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Court review of Cordova Bay condo project to proceed

A judicial review of a controversial four-storey condo-retail development in Cordova Bay will go ahead in B.C. Supreme Court without a bid to try to stop the development.
Cordova Bay Plaza
Artist’s rendering of proposed Cordova Bay Plaza at 5120 and 5144 Cordova Bay Rd., south of Doumac Avenue. Rendering via architect Alan Lowe

A judicial review of a controversial four-storey condo-retail development in Cordova Bay will go ahead in B.C. Supreme Court without a bid to try to stop the development.

The petition is now seeking only a declaration on the priority of municipal zoning bylaws and official community plans.

A petition filed March 27 by residents Derek Hopkins and Karl Doetsch maintains the wrong set of rules was used to approve the new development at 5120 and 5144 Cordova Bay Rd. — resulting in it being four storeys rather than one or two.

Saanich council voted 8-1 on Jan. 29 in favour of approving a development permit for the mixed commercial and residential project, which includes three four-storey buildings. Only Mayor Richard Atwell voted against it.

The petitioners maintain that when the development permit was approved, council “went against the official community plan,” said lawyer David Busch of Pearlman Lindholm, who is representing petitioners Hopkins and Doetsch.

The zoning bylaws for the area and the official community plan — specifically appendix N, which deals with development permit areas — are in conflict, Busch said.

The official community plan says new buildings in the area should not exceed 7.5 metres in height, he said. “It is our understanding of the law that the official community plan trumps zoning bylaws.”

The petition originally asked for a declaration that Saanich must follow the official community plan in considering developments and that the permit for the Cordova Bay development be rescinded.

Hopkins and Doetsch are now focusing on the first part of the petition and seeking a declaration that the official community plan supersedes zoning bylaws, Busch said.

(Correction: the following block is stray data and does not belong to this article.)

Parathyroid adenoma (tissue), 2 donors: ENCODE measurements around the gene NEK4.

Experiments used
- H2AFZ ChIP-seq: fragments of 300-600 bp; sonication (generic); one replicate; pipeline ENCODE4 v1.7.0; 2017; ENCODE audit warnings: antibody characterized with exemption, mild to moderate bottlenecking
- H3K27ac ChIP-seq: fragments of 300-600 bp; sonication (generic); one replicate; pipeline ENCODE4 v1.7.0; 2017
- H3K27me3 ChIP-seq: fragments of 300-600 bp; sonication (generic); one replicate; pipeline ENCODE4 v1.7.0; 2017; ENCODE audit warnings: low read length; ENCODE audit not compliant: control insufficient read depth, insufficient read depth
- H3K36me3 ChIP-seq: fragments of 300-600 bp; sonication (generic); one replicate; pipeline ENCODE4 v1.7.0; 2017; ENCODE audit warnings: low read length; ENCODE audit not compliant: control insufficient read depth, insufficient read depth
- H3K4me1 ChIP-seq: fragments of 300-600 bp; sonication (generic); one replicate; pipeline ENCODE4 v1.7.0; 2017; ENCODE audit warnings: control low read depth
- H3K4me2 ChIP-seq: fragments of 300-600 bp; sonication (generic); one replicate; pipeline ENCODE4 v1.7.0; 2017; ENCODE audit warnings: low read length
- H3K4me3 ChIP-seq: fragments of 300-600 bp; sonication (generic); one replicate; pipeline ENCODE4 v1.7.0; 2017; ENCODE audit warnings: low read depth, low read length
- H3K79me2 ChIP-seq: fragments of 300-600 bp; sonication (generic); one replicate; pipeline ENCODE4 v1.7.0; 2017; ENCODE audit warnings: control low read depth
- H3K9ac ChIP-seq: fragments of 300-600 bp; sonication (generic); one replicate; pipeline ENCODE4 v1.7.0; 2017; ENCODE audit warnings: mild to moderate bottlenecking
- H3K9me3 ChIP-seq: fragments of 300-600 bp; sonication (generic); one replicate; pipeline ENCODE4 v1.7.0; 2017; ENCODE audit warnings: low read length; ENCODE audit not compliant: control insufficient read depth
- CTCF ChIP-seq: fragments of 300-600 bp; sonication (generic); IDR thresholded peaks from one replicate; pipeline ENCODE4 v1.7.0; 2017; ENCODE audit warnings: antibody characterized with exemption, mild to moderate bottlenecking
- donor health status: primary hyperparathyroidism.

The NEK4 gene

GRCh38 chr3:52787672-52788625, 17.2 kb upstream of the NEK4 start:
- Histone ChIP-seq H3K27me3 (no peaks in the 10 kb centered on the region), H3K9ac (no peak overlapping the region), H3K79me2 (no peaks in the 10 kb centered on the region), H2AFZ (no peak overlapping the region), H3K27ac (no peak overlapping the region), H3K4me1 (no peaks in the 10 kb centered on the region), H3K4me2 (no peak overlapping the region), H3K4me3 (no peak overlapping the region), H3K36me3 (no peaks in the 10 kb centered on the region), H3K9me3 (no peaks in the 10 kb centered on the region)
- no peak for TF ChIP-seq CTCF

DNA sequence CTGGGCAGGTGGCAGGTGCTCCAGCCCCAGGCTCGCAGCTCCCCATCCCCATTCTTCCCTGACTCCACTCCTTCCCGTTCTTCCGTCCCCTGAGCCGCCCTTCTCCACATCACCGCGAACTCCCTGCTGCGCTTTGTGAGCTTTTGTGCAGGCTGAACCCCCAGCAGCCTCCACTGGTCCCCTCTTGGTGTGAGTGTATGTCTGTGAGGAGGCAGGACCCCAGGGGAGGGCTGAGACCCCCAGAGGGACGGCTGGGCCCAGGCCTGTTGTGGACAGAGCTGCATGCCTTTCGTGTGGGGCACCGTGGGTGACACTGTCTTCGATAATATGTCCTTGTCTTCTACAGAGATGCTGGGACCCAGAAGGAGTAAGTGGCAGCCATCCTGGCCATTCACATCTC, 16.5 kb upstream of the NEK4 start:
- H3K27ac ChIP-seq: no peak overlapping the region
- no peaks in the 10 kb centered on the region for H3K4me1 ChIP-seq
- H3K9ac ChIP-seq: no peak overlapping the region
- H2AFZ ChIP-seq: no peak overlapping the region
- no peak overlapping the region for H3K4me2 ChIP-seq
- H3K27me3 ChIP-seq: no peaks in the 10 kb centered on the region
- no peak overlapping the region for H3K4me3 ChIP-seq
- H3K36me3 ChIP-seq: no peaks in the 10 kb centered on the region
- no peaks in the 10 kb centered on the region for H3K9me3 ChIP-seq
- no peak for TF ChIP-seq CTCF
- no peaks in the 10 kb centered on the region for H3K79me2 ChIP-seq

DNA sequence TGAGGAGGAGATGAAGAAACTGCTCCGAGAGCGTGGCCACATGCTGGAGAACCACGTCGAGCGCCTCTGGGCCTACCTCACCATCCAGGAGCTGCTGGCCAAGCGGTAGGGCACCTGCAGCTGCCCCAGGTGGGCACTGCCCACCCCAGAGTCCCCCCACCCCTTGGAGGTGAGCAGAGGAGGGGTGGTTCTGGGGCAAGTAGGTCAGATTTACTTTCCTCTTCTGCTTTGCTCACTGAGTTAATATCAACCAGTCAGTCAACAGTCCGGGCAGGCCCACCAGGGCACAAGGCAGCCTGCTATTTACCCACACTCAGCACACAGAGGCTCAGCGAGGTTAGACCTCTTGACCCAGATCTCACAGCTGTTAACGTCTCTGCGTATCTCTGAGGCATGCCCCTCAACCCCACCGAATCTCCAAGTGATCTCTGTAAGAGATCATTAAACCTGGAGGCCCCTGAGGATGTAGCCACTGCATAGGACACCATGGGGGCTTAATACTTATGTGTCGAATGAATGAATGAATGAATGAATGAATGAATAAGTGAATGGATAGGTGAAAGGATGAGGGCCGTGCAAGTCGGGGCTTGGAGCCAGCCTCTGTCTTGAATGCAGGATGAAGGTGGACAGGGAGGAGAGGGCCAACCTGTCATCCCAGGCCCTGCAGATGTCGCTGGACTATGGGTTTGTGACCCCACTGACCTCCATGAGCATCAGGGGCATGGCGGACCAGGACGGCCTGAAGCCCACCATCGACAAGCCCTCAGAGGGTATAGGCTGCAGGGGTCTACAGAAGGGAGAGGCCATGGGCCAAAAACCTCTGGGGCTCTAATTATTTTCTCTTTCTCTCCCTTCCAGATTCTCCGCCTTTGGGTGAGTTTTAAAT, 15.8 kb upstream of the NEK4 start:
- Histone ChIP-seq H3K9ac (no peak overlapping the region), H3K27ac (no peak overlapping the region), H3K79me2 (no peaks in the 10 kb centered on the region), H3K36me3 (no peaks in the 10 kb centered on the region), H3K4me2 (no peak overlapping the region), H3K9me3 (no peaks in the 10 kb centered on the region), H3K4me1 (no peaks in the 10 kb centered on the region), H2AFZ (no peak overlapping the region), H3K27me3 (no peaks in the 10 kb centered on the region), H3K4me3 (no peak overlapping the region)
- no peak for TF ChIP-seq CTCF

“My clients would be very happy to get the height changed, but at this point are taking a forward-looking perspective,” he said. “What my clients are looking for is guidance from the courts so this doesn’t happen again.”

While the declaration could potentially apply to all municipalities, “we’re only looking specifically at Saanich,” Busch said.

Alan Lowe Architect Ltd., originally named in the petition along with the District of Saanich and the province, has been dropped.

The District of Saanich is defending its position that the development permit was properly issued.

Brent Reems, director of legal services for the municipality, and Atwell have said previously they are unable to comment on the matter.

The proposed development by Kang and Gill Construction includes a grocery store, bank, pharmacy, coffee shop and possibly a medical clinic on the ground floor.

It will also include 91 condos and span 36,000 square feet over an underground parkade.

The developers hope to be able to have machines on the site in about three weeks to excavate for the planned 324 underground parking spaces, said architect Alan Lowe.

The development is expected to take about three years to complete.

The site’s one-storey buildings have been demolished, including the Tru Value Foods grocery store, which closed last year.

Prior to the Jan. 29 committee meeting when the development was approved, chief administrative officer Paul Thorkelsson advised councillors they were considering “a form and character development permit” and that the property was already zoned for the use, there were no variances requested and that the official community plan and other plans and permit guidelines had been considered.

Administrative staff at the meeting explained that the four-storey was acceptable under the plans.

ceharnett@timescolonist.com